This pretty much sums up what I learned from my mother about women and men…

  1. Women aren’t worth much if they don’t have a boyfriend/husband.
  2. Do whatever it takes to keep your boyfriend/husband, no matter how he treats you.
  3. If your boyfriend/husband doesn’t like something about you, you need to change it.
  4. If your boyfriend/husband wants to leave, it’s all your fault and you should give him whatever hewants to keep him. Cry, beg, hang on for dear life, make promises to change, sell your soul.
  5. If you keep your boyfriend/husband happy in the first place by giving him whatever he wants ordoing whatever he asks, no matter what the cost to your own spirit, you won’t have to worryabout the previous rules.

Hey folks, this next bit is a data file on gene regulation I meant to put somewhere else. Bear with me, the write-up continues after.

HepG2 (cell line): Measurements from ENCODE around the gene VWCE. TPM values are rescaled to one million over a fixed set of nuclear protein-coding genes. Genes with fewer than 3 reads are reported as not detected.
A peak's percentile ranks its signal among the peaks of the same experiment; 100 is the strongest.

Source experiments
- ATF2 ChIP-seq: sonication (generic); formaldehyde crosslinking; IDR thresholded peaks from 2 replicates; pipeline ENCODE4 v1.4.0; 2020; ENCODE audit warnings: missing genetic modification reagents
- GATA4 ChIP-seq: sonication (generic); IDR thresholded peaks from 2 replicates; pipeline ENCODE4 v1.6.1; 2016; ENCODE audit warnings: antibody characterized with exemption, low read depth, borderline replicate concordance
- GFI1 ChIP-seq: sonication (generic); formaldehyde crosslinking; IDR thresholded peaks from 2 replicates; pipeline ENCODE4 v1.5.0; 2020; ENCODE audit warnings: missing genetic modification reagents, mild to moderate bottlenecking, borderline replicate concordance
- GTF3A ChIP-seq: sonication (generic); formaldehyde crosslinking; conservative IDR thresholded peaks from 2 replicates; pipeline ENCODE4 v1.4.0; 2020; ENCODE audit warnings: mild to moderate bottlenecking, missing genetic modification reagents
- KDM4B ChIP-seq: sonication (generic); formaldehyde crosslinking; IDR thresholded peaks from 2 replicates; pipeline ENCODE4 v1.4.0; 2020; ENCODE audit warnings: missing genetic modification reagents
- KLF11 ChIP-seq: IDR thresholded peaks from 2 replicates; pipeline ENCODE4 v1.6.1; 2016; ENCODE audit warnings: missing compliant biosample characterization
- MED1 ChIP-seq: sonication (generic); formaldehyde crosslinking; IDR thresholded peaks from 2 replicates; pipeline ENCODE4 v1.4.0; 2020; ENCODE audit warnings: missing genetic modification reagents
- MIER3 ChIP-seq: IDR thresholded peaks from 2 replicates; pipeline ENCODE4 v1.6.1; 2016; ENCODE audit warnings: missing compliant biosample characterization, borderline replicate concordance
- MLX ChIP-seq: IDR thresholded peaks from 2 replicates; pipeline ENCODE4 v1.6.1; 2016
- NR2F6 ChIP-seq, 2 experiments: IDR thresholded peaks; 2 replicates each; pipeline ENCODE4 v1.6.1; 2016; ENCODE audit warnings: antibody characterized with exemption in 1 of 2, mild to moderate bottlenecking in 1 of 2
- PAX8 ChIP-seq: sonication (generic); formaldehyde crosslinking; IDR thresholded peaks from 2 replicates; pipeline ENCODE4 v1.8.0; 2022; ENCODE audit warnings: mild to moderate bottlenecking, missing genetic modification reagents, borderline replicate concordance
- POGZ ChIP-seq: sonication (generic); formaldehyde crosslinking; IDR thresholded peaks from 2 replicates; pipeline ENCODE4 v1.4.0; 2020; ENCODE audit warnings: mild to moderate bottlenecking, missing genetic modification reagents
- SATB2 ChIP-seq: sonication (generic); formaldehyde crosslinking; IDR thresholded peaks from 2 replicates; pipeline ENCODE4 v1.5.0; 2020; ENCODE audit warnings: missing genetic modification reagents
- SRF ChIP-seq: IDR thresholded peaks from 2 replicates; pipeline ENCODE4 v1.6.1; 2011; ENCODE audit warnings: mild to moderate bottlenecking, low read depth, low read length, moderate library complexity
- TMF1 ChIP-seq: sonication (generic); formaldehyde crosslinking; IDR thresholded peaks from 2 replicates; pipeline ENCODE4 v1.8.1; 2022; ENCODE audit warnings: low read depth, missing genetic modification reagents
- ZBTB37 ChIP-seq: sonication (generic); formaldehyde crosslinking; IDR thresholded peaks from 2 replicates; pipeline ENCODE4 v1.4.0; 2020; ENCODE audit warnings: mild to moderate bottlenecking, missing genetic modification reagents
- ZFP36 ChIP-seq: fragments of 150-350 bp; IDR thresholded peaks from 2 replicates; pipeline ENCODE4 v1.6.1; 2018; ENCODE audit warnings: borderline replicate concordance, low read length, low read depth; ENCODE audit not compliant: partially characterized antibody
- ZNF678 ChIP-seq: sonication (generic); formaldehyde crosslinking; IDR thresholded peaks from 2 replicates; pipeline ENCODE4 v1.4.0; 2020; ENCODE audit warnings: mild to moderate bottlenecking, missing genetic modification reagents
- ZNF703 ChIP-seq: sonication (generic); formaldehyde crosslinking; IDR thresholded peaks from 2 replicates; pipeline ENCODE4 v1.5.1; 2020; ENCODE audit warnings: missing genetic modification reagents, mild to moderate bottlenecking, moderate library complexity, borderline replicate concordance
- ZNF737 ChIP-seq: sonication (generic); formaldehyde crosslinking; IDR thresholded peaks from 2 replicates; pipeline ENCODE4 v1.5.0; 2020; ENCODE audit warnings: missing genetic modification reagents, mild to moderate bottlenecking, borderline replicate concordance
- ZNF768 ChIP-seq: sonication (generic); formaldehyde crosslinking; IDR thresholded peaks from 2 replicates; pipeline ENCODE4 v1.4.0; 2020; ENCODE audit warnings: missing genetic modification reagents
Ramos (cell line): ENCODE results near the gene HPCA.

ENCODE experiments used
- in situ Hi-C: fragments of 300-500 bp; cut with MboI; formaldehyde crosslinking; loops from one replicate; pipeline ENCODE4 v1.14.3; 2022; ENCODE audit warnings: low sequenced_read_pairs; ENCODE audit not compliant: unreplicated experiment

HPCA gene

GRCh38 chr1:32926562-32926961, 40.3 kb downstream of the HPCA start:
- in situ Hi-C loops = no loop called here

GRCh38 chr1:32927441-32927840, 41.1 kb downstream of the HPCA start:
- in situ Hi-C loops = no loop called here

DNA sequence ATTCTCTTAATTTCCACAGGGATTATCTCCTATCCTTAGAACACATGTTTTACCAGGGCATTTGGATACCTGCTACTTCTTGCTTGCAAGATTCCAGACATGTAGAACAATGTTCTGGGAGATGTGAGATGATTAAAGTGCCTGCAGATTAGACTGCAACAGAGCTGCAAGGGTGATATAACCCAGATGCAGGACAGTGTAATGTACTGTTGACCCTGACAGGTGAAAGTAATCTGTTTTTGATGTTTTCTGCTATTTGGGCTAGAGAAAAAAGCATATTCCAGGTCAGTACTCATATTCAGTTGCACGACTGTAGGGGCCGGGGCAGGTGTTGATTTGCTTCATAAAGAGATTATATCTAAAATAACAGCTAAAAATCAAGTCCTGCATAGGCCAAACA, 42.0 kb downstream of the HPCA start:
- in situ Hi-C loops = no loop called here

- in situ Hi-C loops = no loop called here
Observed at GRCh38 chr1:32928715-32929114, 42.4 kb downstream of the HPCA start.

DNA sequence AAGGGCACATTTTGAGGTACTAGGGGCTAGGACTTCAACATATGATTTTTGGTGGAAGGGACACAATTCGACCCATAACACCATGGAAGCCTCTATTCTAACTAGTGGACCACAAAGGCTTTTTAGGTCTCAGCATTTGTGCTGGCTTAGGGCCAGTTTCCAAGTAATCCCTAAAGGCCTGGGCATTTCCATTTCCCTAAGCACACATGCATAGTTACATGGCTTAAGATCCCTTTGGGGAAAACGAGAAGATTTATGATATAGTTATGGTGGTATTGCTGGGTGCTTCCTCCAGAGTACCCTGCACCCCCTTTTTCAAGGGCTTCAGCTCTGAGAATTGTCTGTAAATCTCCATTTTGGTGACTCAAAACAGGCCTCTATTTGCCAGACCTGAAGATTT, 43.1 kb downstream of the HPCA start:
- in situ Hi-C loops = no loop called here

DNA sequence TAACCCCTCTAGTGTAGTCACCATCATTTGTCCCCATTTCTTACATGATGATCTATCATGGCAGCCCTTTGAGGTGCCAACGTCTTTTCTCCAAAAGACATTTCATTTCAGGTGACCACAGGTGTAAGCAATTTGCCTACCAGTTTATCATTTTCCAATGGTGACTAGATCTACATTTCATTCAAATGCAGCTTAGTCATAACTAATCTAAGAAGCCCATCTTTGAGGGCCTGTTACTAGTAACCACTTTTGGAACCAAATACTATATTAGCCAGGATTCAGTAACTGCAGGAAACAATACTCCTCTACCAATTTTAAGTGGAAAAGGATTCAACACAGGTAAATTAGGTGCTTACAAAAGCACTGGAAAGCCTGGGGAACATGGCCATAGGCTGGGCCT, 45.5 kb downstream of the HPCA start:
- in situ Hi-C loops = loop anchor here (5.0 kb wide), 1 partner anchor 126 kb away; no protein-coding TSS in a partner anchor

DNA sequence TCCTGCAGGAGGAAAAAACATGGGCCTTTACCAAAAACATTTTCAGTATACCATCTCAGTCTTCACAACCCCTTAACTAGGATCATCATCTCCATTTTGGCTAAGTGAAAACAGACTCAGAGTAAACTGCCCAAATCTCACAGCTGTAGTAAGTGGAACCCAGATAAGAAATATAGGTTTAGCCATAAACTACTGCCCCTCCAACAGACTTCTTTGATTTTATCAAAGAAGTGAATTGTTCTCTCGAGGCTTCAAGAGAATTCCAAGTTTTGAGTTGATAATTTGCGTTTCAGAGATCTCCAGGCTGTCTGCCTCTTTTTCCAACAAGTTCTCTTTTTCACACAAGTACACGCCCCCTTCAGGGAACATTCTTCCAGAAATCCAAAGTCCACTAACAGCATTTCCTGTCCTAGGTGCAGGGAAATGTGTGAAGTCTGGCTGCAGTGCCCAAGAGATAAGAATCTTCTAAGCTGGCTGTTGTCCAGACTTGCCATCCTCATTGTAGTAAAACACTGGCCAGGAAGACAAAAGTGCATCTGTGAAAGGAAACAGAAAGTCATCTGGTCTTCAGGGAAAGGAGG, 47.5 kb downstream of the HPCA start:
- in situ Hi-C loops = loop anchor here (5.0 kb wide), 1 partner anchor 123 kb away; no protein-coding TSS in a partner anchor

Of course, these aren’t things she told me (frankly, she didn’t talk to me about sex or boys at all), these are things she taught me by example. My dad was an alcoholic and although he wasn’t overtly meanor abusive, he was pretty much emotionally absent. My mom was absent in her own way. She was soconcerned with keeping him happy and keeping him with her, she didn’t really have the energy to be agood parent either. She overlooked countless affairs and when circumstances forced her to confrontthe truth, she didn’t get angry and stand up for herself, she was pathetic. She would cry and beg andmake promises to change…anything to keep him from walking out the door.